Please reload

Recent Posts

Version 3 of Learning Agreement

January 25, 2018

1/3
Please reload

Featured Posts

Researching Patterns: African Textiles

April 29, 2018

So far I have looked at patterns found in Acoma Pueblo pottery, Iznik pottery of the Ottoman Empire and Islamic geometrical pattern. I next wanted to look at patterns found in Africa and have decided to concentrate on patterns found in African textiles. I guess that of all the patterns researched so far this pattern family is the most personal and familiar to me as I've grown up with many African textiles and objects at home. Just to illustrate this point I gathered some of the items I live with at home which were made in Africa for this photo:

These sort of things were always held in great esteem by my parents. In part they were a link to a life they left behind when the moved to Europe but also the appreciation went beyond nostalgia and was one of admiration of the craft, skills and aesthetics that went into making these. I guess that at the time in the 1960s and 70s valuing this art in South Africa above the colonial arts was in itself a sort of political statement. Anyway, without going to much into this I can just say that I grew up surrounded by African art and artefacts which I perceived both to be beautiful and set me apart from my contemporaries growing up in Germany. So, in a way they were part of the development of my personal identity. Strangely I have no such link to any similar German items but that is another story...

 

Africa - a large continent with many different people and cultures - has lots of textiles to choose from. The ones that appeal to me the most and which I have done the most research for are: Kuba cloth from the Kuba or Bushongo people from central Africa now in the Democratic Republic of Congo, bark cloth by the M'Buti pygmy people from the Ituri Forest in the northeastern corner of the same country and Adinkra cloth from the Ashanti people in Ghana. Each of these employ a different visual language as they are all very different people.

 

The production processes involved in making these textiles also influences their look. The M'Buti use flattened bark cloth which they decorate by painting on patterns with pigments. Their patterns refer to the habitat they traditionally lived in, e.g. patterns found within a forest environment such as trees and shadows cast by leaves.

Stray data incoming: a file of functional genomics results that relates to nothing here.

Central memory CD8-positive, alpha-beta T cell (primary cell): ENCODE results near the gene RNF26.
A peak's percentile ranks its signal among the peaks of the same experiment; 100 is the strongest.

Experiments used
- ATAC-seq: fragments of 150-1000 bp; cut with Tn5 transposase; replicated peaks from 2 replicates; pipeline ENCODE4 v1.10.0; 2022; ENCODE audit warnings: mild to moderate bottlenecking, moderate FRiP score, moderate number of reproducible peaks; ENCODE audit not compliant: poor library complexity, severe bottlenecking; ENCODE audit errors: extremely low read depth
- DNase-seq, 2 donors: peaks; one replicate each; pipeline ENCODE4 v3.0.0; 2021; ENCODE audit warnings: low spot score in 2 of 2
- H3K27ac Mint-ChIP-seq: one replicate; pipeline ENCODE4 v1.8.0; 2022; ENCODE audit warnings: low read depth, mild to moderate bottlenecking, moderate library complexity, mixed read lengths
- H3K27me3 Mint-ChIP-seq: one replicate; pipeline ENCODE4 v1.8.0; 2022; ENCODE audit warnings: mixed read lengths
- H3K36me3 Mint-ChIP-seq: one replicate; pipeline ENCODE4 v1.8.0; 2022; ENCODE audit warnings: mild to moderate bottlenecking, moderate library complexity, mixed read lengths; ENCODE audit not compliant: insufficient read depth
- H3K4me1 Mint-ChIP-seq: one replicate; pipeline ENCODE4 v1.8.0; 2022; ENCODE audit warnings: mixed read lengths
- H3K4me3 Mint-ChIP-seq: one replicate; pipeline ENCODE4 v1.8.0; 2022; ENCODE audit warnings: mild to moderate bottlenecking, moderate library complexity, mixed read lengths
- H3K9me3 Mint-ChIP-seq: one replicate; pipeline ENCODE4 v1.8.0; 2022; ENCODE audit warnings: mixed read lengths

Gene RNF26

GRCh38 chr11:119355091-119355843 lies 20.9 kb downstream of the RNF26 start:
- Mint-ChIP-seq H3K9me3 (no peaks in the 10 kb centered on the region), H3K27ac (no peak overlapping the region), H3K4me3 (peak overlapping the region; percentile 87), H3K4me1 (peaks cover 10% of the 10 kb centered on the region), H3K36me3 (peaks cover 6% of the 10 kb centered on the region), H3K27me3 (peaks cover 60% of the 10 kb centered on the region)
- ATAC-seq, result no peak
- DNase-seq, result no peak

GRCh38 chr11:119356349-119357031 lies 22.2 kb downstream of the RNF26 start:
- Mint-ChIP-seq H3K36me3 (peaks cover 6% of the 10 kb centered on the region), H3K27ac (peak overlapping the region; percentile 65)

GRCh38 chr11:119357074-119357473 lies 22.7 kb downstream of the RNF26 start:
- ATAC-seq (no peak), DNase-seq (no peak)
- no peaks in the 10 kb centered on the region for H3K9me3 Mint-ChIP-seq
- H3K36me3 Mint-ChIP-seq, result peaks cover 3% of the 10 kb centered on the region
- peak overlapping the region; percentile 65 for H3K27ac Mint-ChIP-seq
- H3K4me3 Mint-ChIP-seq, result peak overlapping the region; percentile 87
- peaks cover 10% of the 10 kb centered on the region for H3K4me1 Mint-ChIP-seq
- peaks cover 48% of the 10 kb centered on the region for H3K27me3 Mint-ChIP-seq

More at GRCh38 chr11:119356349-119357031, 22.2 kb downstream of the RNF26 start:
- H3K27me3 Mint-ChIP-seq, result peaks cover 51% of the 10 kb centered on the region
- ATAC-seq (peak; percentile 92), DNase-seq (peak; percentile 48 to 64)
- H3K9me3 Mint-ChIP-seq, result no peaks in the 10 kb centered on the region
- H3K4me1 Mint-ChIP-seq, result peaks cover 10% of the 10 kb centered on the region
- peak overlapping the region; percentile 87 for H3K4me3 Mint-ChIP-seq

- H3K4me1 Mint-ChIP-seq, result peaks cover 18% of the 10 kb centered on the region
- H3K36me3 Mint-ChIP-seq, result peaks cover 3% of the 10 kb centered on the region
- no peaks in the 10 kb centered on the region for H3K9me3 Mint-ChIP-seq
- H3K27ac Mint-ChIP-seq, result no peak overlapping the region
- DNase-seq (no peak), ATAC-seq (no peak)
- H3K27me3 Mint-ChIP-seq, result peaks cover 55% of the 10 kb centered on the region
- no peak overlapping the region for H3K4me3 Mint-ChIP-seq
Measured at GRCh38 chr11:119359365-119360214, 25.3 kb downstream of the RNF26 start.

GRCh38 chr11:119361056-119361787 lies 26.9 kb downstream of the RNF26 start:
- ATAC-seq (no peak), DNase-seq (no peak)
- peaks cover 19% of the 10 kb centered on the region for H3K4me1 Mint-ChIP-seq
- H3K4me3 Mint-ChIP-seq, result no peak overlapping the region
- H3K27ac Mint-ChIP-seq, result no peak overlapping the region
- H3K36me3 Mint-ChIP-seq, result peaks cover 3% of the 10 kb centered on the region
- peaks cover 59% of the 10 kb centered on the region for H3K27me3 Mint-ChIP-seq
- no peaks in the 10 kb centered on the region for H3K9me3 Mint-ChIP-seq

The patterns on Adinkra cloth are printed on woven cloth by using carved wooden blocks made mostly from dried pumpkin shells. These are sit in groups of gridded squares bordered with lines created through the use of paint applied by combs. The individual pattern elements has a symbolic meaning is nearly like a language of its own.

 

The Kuba cloths are made from woven raffia cloth which are traditionally woven by then to be subsequently decorated by the women. There are two types of cloth: one with appliquéd patches and the other with 'velvet' tufts. There are about 200 recognised named pattern elements used in these cloths. However, due to the material but also due to the fact that total geometry and precision aren't essential or even desired there is a looseness to their designs. 

 

What unites these three examples of African textiles, and many others from the continent, is their use of muted colours. These were traditionally made from natural fibres and colourants which relied on earth tones. That said, there is a also a whole range of very brightly coloured textiles to be found in Africa such as East African Kangas, Wax printed cloth or Kente cloth from western Africa. These are just as beautiful and fascinating but not the sort I'm currently looking at and referencing in my work. For me the strong but loose graphic qualities of the three textile families I have chosen appeal because of their limited range of colours but also for their handmade quality. I'm not sure exactly why but they have great appeal to me. And I'm not alone as they are very popular all across Africa but also with western European designers, especially interior designers. What gets easily overlooked when just taking into account their aesthetic appeal is that these textiles are often of great spiritual significance to the people who made them and would have originally worn them. They are infused with meaning and used as part of significant rituals. By removing them from their context they loose this. So, while I love these textiles I don't really understand their meanings. However, I retain a sense of deep appreciation and having them around me gives me daily joy. (Boy oh boy, that sounds a bit flowery to me but I cannot put it in a different way. I like these textiles and they make me feel good.)

 

 

 

 

Tags: